Unicorn Asset Management might have top-performing funds in its stable but the smaller company specialist is not about to become complacent. Sarah Godfrey reports.
Unicorn Asset Management was founded in 2000 by Peter Webb, then manager of the Eaglet investment trust, the Premier UK Smaller Companies fund and the Acorn Smaller Companies Income fund. At the end of 2001 it launched its Oeic, which now contains four subfunds, the newest of which, Unicorn Income, was launched in May 2004. Other funds include two Aim VCTs. Based in London, the company now manages 375m of assets and markets its funds through the Matrix group.
One might not expect to spend a meeting with the manager of the top-performing UK All Companies fund over three years, in a boardroom almost wallpapered with fund management awards, discussing how things can be improved. But cumulative performance is a fickle thing, as Unicorn Asset Management can attest. Over three years, its two Oeic funds with a three-year record (reached, incidentally, only this month) are both top in their respective sectors. Over one year, two out of the three funds are bottom or nearly bottom. Its Eaglet and Falcon investment
Unicorn is a smaller company specialist, constructing focused portfolios and investing for the long term. It concentrates on finding undervalued companies that are well managed, financially sound and positioned for growth. Chief executive Peter Webb, who also manages most of the funds, says: “Our style is to try to improve our selection process every year – to make an assessment of the past and to try to improve our chances of success in the future. That is as true for the most senior members of staff as for the most junior. You can keep getting better and there are plenty of examples to learn from, including new issues, deals and your own successes and failures. You have to ask yourself questions.”
Webb continues: “We have a very experienced team. Unicorn has enabled me to bring in senior people who understood me and what I was doing and who also had credible positions and respect within the industry. In building that wheel of knowledge we hope that our collective ability exceeds that of the individual team members.”
He has found the process of building the business since it launched in March 2000 – with an expansion in assets from 140m to 375m and in staff from three to 10 – more challenging than his role as a fund manager, though it is the latter that has won him the awards.
In the past year Unicorn has split its analyst and fund manager functions and expanded its investment team, which now includes four fund managers and four analysts. Analyst Jeremy Utton says: “Our objective is to gauge whether businesses are superior operating companies and whether we can own them for less than the market thinks they are worth. We pass those judgments to the fund management guys, who rank that material in a way that best suits the allocation of capital. The managers allocate the capital – they decide whether something is a buy, a hold or a sell and they control the timing of those decisions. The analysts simply give them the right bullets to fire.” He adds that the core of the approach is “trying to buy 1 worth of value for 60p”.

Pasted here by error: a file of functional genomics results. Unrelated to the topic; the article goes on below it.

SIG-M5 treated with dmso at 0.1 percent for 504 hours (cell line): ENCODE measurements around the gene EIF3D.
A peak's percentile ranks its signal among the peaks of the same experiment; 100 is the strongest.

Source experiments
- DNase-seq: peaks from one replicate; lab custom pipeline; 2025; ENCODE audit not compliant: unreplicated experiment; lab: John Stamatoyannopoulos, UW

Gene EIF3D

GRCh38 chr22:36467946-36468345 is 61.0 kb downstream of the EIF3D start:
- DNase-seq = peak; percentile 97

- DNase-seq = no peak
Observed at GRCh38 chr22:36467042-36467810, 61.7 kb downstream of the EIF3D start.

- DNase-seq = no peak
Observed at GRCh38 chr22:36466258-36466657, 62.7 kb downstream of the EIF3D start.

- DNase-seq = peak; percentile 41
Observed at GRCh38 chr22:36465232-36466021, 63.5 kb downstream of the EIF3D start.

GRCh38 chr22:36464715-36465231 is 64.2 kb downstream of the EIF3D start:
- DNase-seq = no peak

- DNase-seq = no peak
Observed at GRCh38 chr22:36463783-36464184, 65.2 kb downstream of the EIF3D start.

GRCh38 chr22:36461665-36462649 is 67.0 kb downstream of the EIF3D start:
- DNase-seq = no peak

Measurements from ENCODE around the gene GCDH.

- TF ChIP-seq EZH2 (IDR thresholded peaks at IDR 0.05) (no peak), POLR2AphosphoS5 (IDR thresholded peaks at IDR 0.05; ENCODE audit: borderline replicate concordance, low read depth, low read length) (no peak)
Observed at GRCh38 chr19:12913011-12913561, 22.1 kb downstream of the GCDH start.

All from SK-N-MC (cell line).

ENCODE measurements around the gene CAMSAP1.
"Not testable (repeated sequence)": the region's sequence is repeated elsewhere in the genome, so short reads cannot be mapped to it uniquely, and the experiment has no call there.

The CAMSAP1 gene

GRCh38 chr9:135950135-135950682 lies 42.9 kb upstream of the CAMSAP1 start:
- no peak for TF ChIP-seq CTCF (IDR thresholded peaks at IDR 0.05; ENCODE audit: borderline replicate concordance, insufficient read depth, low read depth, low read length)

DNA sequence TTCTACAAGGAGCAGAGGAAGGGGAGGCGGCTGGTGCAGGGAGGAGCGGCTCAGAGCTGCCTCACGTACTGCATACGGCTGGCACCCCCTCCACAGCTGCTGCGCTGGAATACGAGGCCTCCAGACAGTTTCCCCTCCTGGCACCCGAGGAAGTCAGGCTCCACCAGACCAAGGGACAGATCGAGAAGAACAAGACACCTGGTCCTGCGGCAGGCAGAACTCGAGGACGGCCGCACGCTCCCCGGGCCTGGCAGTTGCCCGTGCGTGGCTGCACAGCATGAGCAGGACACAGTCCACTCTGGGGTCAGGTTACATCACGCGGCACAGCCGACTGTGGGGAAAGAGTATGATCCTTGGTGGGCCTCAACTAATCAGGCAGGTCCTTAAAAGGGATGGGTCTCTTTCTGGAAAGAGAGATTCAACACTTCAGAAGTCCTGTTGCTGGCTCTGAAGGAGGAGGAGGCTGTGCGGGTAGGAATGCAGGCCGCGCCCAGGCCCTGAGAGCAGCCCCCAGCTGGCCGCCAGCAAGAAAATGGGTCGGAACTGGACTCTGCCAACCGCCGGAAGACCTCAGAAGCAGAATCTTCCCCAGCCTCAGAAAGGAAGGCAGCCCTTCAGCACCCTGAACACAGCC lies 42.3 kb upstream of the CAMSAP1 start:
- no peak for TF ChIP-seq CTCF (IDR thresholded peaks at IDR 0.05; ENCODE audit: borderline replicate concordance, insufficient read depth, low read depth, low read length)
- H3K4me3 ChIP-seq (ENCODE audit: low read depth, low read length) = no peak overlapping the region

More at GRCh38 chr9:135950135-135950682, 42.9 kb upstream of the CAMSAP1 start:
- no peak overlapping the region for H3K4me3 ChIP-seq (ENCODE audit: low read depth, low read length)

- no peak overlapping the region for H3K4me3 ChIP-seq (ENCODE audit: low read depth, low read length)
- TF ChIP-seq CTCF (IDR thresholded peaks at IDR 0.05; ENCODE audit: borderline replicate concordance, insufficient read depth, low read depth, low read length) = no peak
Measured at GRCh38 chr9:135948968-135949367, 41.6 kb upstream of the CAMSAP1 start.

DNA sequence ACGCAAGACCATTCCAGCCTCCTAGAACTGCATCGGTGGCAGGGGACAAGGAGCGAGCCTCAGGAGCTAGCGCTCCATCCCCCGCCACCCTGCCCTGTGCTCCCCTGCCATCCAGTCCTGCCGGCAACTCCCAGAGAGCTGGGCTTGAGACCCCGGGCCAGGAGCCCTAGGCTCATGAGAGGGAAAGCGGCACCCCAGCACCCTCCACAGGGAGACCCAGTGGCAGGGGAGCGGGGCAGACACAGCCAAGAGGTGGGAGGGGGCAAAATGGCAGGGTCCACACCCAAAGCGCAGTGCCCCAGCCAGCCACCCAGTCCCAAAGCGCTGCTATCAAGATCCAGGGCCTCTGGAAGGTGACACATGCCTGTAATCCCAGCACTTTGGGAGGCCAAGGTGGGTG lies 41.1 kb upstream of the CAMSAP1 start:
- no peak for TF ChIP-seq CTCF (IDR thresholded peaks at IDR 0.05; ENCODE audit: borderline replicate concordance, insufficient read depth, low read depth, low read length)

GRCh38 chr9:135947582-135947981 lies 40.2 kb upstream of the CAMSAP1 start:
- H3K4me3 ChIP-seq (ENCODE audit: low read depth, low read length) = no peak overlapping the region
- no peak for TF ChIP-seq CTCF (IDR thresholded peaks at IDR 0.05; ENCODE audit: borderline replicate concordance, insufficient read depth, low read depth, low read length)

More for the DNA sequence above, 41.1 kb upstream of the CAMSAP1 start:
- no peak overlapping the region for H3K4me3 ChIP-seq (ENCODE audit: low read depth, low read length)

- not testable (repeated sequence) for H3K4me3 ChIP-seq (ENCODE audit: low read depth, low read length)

Webb adds: “We have a very good engine room. It brings consistency to our investment decisions. Fund managers seldom have the skills to be fund managers and to be great analysts too. They are two distinct skills. The business was built by fund managers but we have established an analyst unit and we are getting a better model for success than in the past. There is always room for improvement, and we want the strongest team.”
Despite the short-term performance downturn, Unicorn’s contrarian style and longer-term successes have found it friends among fund strategists. Hargreaves Lansdown investment manager Ben Yearsley says the UK Smaller Companies and Free Spirit funds are on his firm’s Wealth 150 recommended list, and Hargreaves’ funds of funds own a substantial stake in the new Income fund, launched last summer. Unlike many income funds, Webb says he and investment director John McClure will seek out companies with good growth characteristics as well as a high yield.
UK Smaller Companies and Free Spirit also get four-star ratings from BestInvest, as does the Eaglet investment trust. “The other trusts have various gearing problems or invest in splits,” says investment trust analyst Simon Moore.
Moore is unimpressed by the Unicorn Mastertrust fund of investment trusts, despite its first place in the Active Managed sector over three years and its second place over one year. “Peter Walls is OK but his fund is small,” he says. “He had a good record as an analyst at Credit Lyonnais but his Unicorn fund has never done that well. It looks better now that Derek Larcombe is no longer in that sector.”
Moore and Yearsley both see Webb as the key to the Unicorn phenomenon. “Peter Webb is a safe pair of hands, although he has his own particular ideas,” says Moore. “It’s a big risk if he’s not there. He’s a maverick with contrarian ideas. He is also a pretty volatile chap.”
“Unicorn had a shocking year in 2004,” adds Yearsley. “The smaller companies fund was down about 3% when the best fund in the sector was up about 30%. Peter Webb is a good fund manager, but you have to ask yourself how long you should stick with an underperforming fund. If it doesn’t turn around soon you might consider selling it – but then you know that as soon as you do sell it, it probably will turn around. The funds have periods of poor performance and then go ballistic. You either try to time that or you just sit through it.”
As Moore points out, however, bouts of underperformance are inevitable when a fund manager takes a contrarian stance. “Because Webb is contrarian it can take the market a while to catch up, but in the long term it is good.”